An idea that is being contemplated by publishers and editors around many scientific communities right now is the concept of parsing the attribution of a study to a finer granulation that simply paper coauthorship. That is, the thought would be to assign authorship to each section, plot, even paragraph. An article about this topic was recently published in Nature, here:
This would more directly give credit where credit is due, as the article title states. It would allow promotion and hiring committees to more accurately assess the contributions of a scholar, and use this in some way to more accurately calculate the impact of the individual on the field.
The downside is that, well, any multi-author paper would then only be a partial credit towards your CV. It would also require a significantly new methodology of keeping track of authorship.
Our current system breaks it down to two levels, first author or coauthor. You have to specifically point out to people that you were a particular coauthor (say, second or third in a big list, for instance) for others to really take notice of such a fact. Regarding h index calculations and other metrics, there is often no distinction regarding your position in the author list; all authors, first to last, are treated identically in most of these metrics.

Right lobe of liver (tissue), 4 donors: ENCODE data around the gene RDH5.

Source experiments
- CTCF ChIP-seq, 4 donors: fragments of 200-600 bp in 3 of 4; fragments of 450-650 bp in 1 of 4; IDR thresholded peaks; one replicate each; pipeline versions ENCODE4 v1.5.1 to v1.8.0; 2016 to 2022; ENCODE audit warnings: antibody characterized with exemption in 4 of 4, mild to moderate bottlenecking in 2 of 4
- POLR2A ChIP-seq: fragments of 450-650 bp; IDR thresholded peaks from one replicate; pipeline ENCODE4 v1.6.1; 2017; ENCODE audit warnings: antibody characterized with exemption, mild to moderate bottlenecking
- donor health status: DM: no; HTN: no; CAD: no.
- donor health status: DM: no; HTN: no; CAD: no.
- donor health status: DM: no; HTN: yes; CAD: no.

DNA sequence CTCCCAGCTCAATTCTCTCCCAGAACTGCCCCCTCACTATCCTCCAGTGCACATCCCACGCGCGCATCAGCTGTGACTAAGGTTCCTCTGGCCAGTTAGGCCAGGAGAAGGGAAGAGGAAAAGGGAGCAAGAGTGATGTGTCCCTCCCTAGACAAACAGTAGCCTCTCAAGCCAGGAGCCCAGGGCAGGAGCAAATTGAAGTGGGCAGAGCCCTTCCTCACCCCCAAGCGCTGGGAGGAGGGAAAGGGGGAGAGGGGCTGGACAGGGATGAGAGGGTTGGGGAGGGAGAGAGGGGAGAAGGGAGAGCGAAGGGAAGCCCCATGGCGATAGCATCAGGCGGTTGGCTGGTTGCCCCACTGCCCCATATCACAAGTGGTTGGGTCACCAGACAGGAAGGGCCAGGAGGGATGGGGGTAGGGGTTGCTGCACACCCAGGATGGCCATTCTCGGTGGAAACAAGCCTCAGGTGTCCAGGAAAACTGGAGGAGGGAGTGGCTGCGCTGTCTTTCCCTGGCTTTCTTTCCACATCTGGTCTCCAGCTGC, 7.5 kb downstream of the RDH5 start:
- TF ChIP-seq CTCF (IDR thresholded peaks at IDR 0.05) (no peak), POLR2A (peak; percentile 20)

So, is it better to parse the authorship down to a finer scale than the whole paper level? Or is this simple more bureaucracy and a bigger headache than it would be worth?
I welcome your thoughts on this topic. Next week, the AGU Publications Committee is meeting in Washington, DC, and this topic is one of the agenda items. If you have a strong opinion, please feel free to share it with me and I will pass it on, or directly with Mark Moldwin, who is the EiC liaison on the Pubs committee.
Personally, I am not sold on this idea of attributing authorship at the sub-paper level. I see its potential usefulness, especially for long lists of authors, but to me “the paper” is already a nice-sized unit.